Is a two-way cycle path still the best solution for the Clontarf to City Centre Cycle Route?

IMAGE: The route starts at Connolly Station and ends at the S2S Dublin Bay route in Clontarf.

COMMENT & ANALYSIS: The Clontarf to City Centre Cycle Route was approved by councillors at the start of this month, but approval was subject to some pro-cycling and walking amendments.

The pro-walking and cycling amendment was approved by 42 to 10 votes. The amendment tabled by Cllr Ciarán Cuffe (Green Party) and Cllr Andrew Montague (Labour) puts the following conditions on the route:

  • The locations of bus stops shall be examined and all bus stops along the route shall be redesigned to segregate buses and bicycles as re​commended by the National Cycle Manual.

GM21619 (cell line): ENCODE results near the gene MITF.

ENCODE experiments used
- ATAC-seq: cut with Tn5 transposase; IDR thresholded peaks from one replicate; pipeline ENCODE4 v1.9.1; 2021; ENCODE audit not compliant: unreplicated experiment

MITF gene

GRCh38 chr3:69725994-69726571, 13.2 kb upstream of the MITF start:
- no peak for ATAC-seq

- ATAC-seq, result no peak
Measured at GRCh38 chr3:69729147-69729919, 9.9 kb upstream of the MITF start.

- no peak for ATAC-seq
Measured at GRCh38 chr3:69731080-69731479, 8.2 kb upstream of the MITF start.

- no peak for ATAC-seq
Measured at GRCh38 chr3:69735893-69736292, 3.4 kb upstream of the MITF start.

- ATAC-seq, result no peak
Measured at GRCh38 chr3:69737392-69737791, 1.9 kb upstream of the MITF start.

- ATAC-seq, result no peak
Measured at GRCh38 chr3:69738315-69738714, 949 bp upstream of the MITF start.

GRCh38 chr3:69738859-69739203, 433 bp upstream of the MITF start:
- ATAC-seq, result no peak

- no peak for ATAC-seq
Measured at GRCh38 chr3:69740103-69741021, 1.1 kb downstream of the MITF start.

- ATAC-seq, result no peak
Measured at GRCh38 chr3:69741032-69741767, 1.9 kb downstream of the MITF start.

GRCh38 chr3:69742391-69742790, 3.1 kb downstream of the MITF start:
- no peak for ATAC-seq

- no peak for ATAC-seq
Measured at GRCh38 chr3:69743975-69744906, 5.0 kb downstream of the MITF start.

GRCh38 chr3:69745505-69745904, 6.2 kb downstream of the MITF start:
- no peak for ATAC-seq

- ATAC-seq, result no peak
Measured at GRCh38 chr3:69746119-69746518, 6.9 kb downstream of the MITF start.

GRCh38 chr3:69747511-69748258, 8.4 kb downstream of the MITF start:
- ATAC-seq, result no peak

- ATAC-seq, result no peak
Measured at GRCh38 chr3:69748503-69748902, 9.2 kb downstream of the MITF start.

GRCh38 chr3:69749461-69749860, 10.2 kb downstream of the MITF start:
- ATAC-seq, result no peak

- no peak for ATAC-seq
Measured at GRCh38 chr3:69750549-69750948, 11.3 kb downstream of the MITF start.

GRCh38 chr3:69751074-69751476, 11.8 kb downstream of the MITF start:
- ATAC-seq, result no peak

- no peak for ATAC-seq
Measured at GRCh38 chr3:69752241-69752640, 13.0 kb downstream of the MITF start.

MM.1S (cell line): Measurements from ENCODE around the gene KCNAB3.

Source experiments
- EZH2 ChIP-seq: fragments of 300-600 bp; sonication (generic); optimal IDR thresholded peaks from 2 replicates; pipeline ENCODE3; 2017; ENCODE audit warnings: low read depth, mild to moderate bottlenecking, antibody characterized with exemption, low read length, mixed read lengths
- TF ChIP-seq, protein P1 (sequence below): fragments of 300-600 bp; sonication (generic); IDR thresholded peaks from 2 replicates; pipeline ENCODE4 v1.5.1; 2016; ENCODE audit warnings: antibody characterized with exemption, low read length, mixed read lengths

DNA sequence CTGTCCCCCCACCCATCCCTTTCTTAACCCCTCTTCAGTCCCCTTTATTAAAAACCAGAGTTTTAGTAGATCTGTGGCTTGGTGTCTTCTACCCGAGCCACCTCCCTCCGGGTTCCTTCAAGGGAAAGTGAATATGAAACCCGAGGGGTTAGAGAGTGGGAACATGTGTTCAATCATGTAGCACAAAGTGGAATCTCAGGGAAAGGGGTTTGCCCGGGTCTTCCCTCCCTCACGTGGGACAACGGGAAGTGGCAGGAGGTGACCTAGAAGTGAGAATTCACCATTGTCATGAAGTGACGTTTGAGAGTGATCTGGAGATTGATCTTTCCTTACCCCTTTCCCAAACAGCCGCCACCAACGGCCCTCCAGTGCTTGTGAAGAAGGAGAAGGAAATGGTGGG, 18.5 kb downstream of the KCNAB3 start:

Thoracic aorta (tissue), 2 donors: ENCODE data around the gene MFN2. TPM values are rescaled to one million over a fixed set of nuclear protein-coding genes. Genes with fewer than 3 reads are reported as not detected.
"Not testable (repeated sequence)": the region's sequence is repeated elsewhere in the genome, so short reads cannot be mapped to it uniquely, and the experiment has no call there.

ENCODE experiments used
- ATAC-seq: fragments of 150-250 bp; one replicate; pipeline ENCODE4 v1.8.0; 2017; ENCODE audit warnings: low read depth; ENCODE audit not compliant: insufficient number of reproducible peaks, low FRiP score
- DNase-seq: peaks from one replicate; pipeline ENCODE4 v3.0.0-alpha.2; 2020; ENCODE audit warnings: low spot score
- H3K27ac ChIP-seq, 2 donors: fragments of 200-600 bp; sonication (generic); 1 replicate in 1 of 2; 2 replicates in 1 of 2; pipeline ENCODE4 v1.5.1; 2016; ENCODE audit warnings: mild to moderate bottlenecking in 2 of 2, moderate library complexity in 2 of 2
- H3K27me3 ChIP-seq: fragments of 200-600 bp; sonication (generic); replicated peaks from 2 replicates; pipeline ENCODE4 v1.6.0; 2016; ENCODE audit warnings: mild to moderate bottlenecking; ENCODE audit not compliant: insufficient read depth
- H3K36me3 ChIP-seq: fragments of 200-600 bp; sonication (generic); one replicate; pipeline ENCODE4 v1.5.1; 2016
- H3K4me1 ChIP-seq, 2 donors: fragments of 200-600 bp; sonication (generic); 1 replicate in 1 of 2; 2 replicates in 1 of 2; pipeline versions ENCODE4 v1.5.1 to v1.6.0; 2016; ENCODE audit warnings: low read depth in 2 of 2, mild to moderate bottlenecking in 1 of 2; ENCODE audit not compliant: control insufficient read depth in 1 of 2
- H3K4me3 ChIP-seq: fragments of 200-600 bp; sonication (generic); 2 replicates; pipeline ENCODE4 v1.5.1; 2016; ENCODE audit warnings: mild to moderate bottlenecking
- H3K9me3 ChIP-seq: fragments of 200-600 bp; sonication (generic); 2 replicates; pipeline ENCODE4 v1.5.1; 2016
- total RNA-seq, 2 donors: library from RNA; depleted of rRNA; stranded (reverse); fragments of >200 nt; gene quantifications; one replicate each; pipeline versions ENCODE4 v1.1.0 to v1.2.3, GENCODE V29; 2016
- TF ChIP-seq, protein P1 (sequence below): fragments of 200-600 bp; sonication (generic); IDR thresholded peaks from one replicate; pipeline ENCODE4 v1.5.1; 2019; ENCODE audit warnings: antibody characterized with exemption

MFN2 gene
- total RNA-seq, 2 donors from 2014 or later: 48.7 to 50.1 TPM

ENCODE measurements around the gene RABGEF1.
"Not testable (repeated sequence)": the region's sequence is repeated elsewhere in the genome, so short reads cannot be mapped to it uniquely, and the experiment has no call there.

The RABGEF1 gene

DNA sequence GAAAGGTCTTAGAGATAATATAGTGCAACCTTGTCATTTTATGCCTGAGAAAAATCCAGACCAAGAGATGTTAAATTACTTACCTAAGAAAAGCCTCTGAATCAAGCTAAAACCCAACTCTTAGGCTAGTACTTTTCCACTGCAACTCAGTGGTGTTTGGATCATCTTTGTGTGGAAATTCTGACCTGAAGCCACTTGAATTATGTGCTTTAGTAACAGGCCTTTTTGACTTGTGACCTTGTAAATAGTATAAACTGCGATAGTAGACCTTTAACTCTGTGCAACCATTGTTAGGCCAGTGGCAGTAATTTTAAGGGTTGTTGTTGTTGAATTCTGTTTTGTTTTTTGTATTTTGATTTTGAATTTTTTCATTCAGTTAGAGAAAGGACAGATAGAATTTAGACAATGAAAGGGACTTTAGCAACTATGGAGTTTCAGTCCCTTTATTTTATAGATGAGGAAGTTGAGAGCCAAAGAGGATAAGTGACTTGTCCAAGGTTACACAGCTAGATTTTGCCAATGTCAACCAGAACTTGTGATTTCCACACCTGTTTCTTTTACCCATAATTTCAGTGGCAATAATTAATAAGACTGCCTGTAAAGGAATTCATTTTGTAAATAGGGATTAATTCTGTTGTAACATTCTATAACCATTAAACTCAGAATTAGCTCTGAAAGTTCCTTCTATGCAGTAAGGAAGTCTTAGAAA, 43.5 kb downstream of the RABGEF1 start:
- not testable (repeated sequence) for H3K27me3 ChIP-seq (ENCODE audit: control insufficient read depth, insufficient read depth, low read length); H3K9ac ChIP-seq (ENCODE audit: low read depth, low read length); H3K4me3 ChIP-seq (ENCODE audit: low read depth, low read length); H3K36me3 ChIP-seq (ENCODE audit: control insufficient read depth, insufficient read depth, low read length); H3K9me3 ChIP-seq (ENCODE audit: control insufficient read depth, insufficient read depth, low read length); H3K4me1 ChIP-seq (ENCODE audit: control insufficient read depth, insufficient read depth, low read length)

• The junctions and traffic signalling on the route shall be designed
    a) to provide for pedestrians in line with the Design Manual For Urban Roads and Streets and
    b) to provide for full segregation of bicycles and motor vehicles.
  • The widths of cycle facilities and buffers are to be in line with the specifications in the National Cycle Manual. If there are pinch points where this is not possible, such locations are to be subject to special design consideration and a safety audit.

It is the view of IrishCycle.com that reverting to a two-way cycle path is the only way to fulfill those conditions without having major impacts on other modes, including motorists, footpath space and buses.